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Sardar Sarovar Dam usually has no water for irrigation during summers. However, for the first time in history, the dam has been filled with Narmada water.
About Sardar Sarovar Dam:
- Sardar Sarovar Narmada Dam is a terminal dam built on the Narmada river at Kevadia in Gujarat’s Narmada district. The dam is called the ‘lifeline of Gujarat’.
- Indian States: The four Indian states namely Gujarat, Madhya Pradesh, Maharashtra and Rajasthan receive water and electricity supply from the dam. They share the water as per the ratio stipulated by the 1979 award of the Narmada Water Dispute Tribunal.
- Construction of the Dam:
- The foundation stone of the dam was laid out by Prime Minister Jawaharlal Nehru in 1961.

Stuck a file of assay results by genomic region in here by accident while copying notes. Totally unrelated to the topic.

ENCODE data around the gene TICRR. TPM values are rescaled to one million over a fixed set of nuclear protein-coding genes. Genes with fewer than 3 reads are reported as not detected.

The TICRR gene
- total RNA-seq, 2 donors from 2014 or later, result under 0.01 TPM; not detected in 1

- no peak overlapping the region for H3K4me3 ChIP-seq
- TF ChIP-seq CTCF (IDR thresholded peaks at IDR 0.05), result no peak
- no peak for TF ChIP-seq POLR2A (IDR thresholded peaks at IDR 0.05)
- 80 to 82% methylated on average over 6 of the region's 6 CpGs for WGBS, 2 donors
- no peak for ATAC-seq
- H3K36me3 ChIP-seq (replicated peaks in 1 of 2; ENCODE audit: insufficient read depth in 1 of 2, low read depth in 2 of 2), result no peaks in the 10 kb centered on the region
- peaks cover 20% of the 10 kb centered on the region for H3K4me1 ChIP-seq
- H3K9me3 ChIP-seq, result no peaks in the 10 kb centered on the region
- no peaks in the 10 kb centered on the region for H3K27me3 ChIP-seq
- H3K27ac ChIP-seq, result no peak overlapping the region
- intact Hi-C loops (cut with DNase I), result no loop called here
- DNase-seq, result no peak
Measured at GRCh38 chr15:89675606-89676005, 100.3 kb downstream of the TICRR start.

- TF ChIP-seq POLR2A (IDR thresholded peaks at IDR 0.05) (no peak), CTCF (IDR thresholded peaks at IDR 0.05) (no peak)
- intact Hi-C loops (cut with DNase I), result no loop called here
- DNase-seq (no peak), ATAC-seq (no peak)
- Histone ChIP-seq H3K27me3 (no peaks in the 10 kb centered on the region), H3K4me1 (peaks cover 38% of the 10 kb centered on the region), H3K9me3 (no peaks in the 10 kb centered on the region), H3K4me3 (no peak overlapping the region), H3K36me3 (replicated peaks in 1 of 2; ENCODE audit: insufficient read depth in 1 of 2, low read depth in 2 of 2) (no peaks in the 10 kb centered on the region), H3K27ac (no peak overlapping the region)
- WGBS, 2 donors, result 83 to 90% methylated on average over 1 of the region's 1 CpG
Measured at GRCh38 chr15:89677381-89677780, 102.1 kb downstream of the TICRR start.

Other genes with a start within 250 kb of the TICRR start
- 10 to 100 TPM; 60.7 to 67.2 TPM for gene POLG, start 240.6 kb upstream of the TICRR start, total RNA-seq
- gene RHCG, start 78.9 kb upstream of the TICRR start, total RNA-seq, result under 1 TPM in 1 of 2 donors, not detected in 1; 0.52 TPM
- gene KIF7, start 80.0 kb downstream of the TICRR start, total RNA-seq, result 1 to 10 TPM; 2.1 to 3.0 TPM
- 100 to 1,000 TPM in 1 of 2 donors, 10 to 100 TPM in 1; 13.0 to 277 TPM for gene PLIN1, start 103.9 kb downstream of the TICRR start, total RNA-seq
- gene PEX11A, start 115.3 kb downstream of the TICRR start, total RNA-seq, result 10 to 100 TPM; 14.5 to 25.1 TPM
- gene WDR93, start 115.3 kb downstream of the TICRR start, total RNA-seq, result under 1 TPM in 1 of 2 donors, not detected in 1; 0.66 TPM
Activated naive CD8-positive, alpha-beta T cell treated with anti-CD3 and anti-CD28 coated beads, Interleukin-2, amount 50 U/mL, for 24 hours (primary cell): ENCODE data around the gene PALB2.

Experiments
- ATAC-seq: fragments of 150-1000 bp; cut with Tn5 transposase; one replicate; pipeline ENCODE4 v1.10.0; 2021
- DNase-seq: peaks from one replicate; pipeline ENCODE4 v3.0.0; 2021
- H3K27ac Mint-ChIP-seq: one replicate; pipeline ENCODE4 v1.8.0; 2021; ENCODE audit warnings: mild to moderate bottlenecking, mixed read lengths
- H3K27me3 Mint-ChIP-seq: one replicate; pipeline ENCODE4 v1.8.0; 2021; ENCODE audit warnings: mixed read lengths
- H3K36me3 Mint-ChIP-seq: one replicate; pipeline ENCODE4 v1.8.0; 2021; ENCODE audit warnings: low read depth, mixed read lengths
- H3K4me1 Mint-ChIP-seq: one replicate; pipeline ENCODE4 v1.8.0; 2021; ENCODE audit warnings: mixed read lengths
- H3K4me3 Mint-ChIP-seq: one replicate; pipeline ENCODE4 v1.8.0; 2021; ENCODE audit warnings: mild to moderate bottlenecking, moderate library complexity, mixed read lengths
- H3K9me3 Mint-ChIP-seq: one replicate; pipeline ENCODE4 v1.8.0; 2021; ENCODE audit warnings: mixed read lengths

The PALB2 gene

- However, the construction of the dam was stopped by the Supreme Court of India in 1995 over concerns of displacement of people.
- In 2000–01, the project was again revived but with a lower height under directions from SC. But its height was later again increased to 139 metres in 2017.
- The dam was then inaugurated in 2017 by the present Prime minister.
Water Management Initiatives that helped to harness water for the Dam:
- During the monsoon, the Sardar Sarovar Dam operation is well synchronised with the rain forecast in the catchment area. The government ensures minimum water flows downstream into the sea and maximum water is used during the dam overflow period. This help in maximizing the annual allocation of a water share.
- However, in the non-monsoon months, the measures for efficient use of the allocated water share typically includes:
- Minimising the conventional and operational losses.
- Avoiding water wastage
- Restricting water-intensive perennial crops
- Adoption of Underground Pipelines(UGPL);
- Proper maintenance of canals and structures and
- Operation of canals on a rotational basis.
Source: Indian Express